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Three Keys to Restaurant Profitability – A Guide for CFOs

Business best practices by Jonathan Sorkenn

Traditionally, the role of a Chief Financial Officer has been largely isolated to numbers. In today’s rapidly changing economic landscape, with restaurant sales slowing, a restaurant CFO’s purview has expanded to touch on everything from labor retention, vendor management, and pricing, to company culture, staffing, and customer behavior. 

In addition to budgets and reporting, restaurant CFOs are expected to be innovators and problem-solvers, making strategic decisions to streamline operations, manage risk, and ensure regulatory compliance. It’s a lot of hats for one person to wear, and it requires increased cooperation with the rest of the C-Suite as well as IT departments, legal teams, and marketing managers. 

The restaurant business is fast-paced and has notoriously low margins. There are a lot of nebulous, hard to measure factors that go into determining profitability, which can make life difficult for a CFO. 

As complex as the restaurant business is, maintaining profitability boils down to three simple keys that can act as both starting points and guides to keeping a restaurant profitable.

Reduce Costs Without Compromising Quality

So easy, right? Of course not. Balancing cost with quality is one of the trickiest things any executive has to deal with. If your prime costs are too high, your profits suffer. Too low, and you sacrifice the quality of food and service.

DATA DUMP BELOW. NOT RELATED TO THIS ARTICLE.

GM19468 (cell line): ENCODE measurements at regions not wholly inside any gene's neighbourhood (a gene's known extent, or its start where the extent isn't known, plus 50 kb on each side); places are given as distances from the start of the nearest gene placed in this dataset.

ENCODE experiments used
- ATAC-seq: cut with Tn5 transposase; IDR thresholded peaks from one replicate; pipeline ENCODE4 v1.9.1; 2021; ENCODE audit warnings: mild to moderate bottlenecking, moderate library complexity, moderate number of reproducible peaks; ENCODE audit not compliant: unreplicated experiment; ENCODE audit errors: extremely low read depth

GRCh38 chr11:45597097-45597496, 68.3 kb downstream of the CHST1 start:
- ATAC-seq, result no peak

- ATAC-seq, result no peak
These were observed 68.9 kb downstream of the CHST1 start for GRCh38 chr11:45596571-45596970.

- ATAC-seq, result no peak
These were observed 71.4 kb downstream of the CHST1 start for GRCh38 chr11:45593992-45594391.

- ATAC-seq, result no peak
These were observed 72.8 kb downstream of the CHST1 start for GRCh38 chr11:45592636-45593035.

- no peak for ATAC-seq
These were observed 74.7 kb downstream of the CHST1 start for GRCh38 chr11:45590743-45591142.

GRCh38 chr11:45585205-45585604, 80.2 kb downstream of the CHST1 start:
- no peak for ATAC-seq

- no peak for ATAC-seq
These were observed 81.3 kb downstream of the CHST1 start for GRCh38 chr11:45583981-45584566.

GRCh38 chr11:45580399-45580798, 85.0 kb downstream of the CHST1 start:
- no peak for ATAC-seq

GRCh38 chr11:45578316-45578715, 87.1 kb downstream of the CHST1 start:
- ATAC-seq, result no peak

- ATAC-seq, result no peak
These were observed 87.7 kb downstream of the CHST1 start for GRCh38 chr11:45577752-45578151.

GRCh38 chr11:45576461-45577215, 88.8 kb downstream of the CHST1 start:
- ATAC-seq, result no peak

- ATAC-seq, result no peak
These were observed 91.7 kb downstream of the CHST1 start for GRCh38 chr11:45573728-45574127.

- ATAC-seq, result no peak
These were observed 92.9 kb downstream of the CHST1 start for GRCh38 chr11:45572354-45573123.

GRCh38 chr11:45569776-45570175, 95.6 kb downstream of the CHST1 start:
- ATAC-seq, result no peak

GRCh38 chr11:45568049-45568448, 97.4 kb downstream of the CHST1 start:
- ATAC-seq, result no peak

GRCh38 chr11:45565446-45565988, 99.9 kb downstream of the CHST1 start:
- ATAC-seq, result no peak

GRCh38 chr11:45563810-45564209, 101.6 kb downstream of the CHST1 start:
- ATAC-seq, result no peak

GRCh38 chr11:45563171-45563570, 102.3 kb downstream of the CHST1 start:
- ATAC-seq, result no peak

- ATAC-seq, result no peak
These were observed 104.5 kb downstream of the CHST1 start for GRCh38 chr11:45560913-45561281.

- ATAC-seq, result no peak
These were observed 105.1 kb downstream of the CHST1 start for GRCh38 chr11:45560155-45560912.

It’s a universal problem that affects every restauranteur from mom and pop diners in rural Nebraska to three-star Michelin restaurants in downtown Paris and everywhere in between.

One of the best ways to control costs is to involve your management staff. Compeat CFO, Kerry Carney explains, “Managers can actively optimize prime costs every hour through proper benchmarking, forecasting, labor scheduling and limiting overtime, reducing wastes, and preventing fraud.”

Some larger chains use incentive programs for their general managers, betting that their enthusiasm will spread to the whole team. Zaxby’s, for example, has implemented a deferred compensation trust fund for management-level employees. Taco Bell now provides leadership development for general managers at their company headquarters, which also helps franchisees feel more connected to corporate.

Another way to approach this balancing act is to find ways to improve quality without increasing costs. Some chains are using predictive analytics that tells managers what to order, helping keep food costs down.

Grow Carefully

There is much pressure in the restaurant world to grow, grow, grow. But, as newly public Habit Burger Grill, in Irvine, California, CFO Ira Fils points out, sales are lower in new markets, so it’s important to “balance growth between new and existing markets.” 

It’s also essential to balance the need for growth with company culture and brand identity. “Our private equity investors would like us to grow quickly,” says Bill Long, CFO of Snooze, an A.M. Eatery, in Denver. “We have 23 company-owned restaurants now, and we don’t want to grow so fast that we lose what makes our brand special.”